Investigating HRWs Credibility in the Wake of the Garlasco Affair
Human Rights Watch’s reported suspension of its senior military expert, Marc Garlasco, is a belated recognition of the need for an independent investigation, not only of the individual involved, but more importantly, of HRW’s management. As an organization that claims to promote human rights, the moral implications of Garlasco’s central role in the campaigns against Israel (as documented in NGO Monitor’s 100-page study on HRW), and related issues should also be included.
Beyond Garlasco’s activities and statements surrounding his Nazi memorabilia collection, this investigation should examine the HRW employment process, and the credibility of the numerous reports and related activities in which he played a central role. In particular, this detailed and external review should examine the veracity of reports on Israel which Garlasco co-authored and presented at press conferences, and which included repeated condemnations using terms such as “war crimes”, “violation of international law”, etc. These allegations promoted the campaign to isolate Israel internationally, including the formation of the Goldstone mission. 
For a number of years, NGO Monitor has identified numerous claims in Garlasco’s reports and statements on Israel that were false, inaccurate, distorted, and biased. Since 2003, when Garlasco joined HRW, the title and role of “military expert”, and the credibility given to his allegations, were justified on the basis of his seven years in the US defense establishment, in which he claims to have fulfilled numerous positions.
NGO Monitor has not found any independent sources to support Garlasco’s claim to the type of expertise and knowledge of weapons and technology that are invoked in the various reports he has co-authored at HRW. Indeed, the available biographical information on Garlasco’s career prior to employment at HRW is consistent with the view that his expertise is far below the level required for the claims made in his HRW reports. This highlights the need to examine the process and decision making which led to Garlasco’s employment at HRW.
The specific HRW reports and statements which were based on Garlasco’‘s claim to military expertise include:
- Razing Rafah (October 2004)
- Gaza Beach (June 2006)
- Second Lebanon War
- Cluster Munitions (“Flooding South Lebanon”)
- Civilian Casualties (“Why They Died”)
- Gaza War
- White Phosphorous (“Rain of Fire”)
- Drones (“Precisely Wrong”)
As NGO Monitor analyses have demonstrated, each of these cases includes technical “evidence” which is clearly false. Examples include the claims regarding weapons systems discussed in the white phosphorous (“Rain of Fire”) and drone reports (“Precisely Wrong”) concerning the Gaza war, and the extensive discussion of tunneling detection technology in the 2004 report (“Razing Rafah”).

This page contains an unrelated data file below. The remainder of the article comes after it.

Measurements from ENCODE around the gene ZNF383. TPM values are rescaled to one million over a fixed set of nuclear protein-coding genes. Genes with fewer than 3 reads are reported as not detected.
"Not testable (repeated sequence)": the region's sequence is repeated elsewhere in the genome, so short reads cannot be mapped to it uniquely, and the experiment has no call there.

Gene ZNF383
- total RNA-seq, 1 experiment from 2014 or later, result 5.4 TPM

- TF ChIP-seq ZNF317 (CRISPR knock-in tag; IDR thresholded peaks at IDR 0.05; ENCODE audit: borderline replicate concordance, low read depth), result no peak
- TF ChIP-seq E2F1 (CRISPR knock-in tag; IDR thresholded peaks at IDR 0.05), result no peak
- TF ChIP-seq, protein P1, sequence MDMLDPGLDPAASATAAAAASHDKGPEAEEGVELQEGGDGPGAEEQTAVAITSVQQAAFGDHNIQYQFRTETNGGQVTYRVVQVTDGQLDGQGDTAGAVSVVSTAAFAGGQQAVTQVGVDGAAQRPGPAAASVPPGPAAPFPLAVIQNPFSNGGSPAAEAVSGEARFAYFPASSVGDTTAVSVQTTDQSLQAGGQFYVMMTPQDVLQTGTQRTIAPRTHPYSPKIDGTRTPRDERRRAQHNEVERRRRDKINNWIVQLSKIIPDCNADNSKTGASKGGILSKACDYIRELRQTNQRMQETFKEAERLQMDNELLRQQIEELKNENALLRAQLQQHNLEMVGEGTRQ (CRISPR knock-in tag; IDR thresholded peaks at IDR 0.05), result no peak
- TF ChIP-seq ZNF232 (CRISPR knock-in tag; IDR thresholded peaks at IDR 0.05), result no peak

There are also many examples of entirely speculative claims in Garlasco’s reports for HRW in which technical language is used to support unverifiable testimony from Palestinians in Gaza, or people in Southern Lebanon who may have links to Hezbollah.
Analysis of HRW’s credibility and moral standing should also examine the roles of clearly biased individuals in the Middle East division, such as Joe Stork and Sarah Leah Whitson – both of whom were active in anti-Israel activities. Whitson led HRW fundraising efforts in Saudi Arabia, emphasizing allegations of Israeli war crimes (including Garalasco’s false claims on white phosphorous), and attacked critics (“pro-Israel pressure groups”).
NGO Monitor’s President, Prof Gerald Steinberg said “Garlasco’s statements in various chat forums and other platforms dealing with Nazi memorabilia explain the anti-Israel bias that is reflected in his reports, as shown in NGO Monitor’s systematic analyses. Evidence of this bias and its implications must also be included in this investigation of HRW’s Middle East activities and Garlasco’s role in this area.
HRW’s reliance on Garlasco’s supposed ‘expertise’ raises enormous questions over the credibility of their activities. It reflects an organization that has consistently placed ideology above professionalism and universal human rights values.”
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 Judge Goldstone was a member of the board of HRW until NGO Monitor noted the conflict of interest following his appointed to head the UNHRC inquiry, at which point he resigned.
Click here to view NGO Monitor’s report “Experts or Ideologues?”
Click here to view the NGO Monitor review of HRW’s 2008 activities
Other recent publications and reports by NGO Monitor include:
The Goldstone ‘Fact Finding’ Mission and the Role of Political NGOs – September 7, 2009
HRW’s ‘Rain of Fire’: Neither Thorough Nor Impartial – April 2, 2009
HRW and White Phosphorous: Condemn First, Correct (Maybe) Later – January 14, 2009
Amnesty and HRW Lebanon War Claims Discredited – Dec 28, 2006